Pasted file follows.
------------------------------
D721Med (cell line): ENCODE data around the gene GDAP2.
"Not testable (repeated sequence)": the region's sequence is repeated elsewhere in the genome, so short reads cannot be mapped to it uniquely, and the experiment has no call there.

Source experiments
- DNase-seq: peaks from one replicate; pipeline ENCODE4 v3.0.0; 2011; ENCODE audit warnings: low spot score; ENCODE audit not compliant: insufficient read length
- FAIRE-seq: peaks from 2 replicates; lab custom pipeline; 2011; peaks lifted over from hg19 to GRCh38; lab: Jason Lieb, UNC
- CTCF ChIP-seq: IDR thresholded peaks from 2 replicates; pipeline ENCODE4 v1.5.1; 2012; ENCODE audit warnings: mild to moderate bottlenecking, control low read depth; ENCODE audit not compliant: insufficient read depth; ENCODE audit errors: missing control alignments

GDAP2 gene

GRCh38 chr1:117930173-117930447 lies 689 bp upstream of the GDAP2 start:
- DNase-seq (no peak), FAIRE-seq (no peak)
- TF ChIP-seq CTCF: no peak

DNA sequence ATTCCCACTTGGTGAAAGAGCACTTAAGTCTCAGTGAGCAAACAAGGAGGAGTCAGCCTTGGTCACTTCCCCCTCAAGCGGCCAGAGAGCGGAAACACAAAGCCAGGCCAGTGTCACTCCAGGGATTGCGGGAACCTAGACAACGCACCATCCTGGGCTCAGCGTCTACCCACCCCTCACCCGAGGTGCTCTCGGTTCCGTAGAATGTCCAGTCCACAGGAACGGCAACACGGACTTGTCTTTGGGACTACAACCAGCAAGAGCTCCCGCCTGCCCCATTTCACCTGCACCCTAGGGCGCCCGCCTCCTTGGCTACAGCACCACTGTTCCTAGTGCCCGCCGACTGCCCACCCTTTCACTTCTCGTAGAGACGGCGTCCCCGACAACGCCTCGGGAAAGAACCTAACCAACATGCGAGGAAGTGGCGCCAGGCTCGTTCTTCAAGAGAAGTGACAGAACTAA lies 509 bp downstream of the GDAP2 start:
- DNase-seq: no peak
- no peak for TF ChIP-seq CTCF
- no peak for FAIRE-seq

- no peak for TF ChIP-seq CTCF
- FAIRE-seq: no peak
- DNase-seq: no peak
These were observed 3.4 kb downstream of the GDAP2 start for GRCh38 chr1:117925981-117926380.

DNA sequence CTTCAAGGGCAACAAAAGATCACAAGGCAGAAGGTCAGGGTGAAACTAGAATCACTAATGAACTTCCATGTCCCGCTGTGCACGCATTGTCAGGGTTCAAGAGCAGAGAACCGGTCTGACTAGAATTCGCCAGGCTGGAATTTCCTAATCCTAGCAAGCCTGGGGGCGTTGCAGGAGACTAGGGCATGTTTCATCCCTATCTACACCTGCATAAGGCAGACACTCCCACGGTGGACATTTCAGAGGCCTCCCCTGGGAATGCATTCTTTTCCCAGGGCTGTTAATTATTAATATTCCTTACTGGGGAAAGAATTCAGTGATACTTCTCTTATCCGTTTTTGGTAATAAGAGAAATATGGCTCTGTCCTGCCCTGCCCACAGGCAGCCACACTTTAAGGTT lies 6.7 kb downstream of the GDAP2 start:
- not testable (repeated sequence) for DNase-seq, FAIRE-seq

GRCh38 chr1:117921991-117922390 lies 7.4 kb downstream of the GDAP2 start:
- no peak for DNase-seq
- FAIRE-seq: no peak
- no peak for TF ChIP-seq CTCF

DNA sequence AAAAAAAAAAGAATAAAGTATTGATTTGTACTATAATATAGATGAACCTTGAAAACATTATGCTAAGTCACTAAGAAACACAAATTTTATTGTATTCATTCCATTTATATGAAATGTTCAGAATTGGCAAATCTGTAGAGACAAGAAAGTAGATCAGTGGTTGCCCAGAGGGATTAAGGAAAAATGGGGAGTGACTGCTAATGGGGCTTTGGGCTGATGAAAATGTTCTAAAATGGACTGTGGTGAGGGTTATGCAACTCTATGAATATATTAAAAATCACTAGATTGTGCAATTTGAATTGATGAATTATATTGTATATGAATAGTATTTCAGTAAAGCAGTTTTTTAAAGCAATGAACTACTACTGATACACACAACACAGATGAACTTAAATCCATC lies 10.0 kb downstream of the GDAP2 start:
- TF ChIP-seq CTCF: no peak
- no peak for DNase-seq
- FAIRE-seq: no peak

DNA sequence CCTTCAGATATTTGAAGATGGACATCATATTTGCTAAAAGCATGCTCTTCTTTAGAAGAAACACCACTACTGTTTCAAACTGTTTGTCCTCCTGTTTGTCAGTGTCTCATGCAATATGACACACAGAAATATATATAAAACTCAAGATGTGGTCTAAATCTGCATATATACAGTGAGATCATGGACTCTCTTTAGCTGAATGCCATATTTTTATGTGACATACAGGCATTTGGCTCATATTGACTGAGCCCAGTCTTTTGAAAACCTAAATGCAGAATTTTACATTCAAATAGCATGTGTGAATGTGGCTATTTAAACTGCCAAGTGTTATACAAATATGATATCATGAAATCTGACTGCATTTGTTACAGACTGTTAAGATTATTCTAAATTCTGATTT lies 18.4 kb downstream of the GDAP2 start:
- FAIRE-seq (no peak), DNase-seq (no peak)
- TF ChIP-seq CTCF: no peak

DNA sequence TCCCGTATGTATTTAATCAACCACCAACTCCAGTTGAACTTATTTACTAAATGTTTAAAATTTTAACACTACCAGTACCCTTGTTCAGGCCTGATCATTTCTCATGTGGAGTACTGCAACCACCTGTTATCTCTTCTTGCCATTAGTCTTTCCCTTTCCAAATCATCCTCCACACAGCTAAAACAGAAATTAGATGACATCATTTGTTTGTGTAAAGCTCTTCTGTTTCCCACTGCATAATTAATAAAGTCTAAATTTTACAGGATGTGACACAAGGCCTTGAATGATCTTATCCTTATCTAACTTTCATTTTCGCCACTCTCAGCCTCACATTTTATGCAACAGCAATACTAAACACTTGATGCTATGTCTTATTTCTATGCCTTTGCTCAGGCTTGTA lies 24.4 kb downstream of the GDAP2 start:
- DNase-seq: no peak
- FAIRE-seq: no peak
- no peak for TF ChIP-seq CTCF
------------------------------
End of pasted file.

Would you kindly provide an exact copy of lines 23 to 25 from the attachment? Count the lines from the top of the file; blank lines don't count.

- FAIRE-seq: no peak
- no peak for TF ChIP-seq CTCF

DNA sequence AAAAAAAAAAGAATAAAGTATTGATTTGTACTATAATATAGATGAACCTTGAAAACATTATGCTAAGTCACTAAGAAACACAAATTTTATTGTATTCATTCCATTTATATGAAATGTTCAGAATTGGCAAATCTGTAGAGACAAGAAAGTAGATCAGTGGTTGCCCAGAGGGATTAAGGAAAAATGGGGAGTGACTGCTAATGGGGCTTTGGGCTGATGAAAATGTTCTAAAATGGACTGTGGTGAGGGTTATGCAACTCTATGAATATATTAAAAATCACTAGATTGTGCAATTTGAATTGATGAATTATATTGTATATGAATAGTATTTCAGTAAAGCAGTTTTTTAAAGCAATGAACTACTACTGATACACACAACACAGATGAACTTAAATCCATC lies 10.0 kb downstream of the GDAP2 start: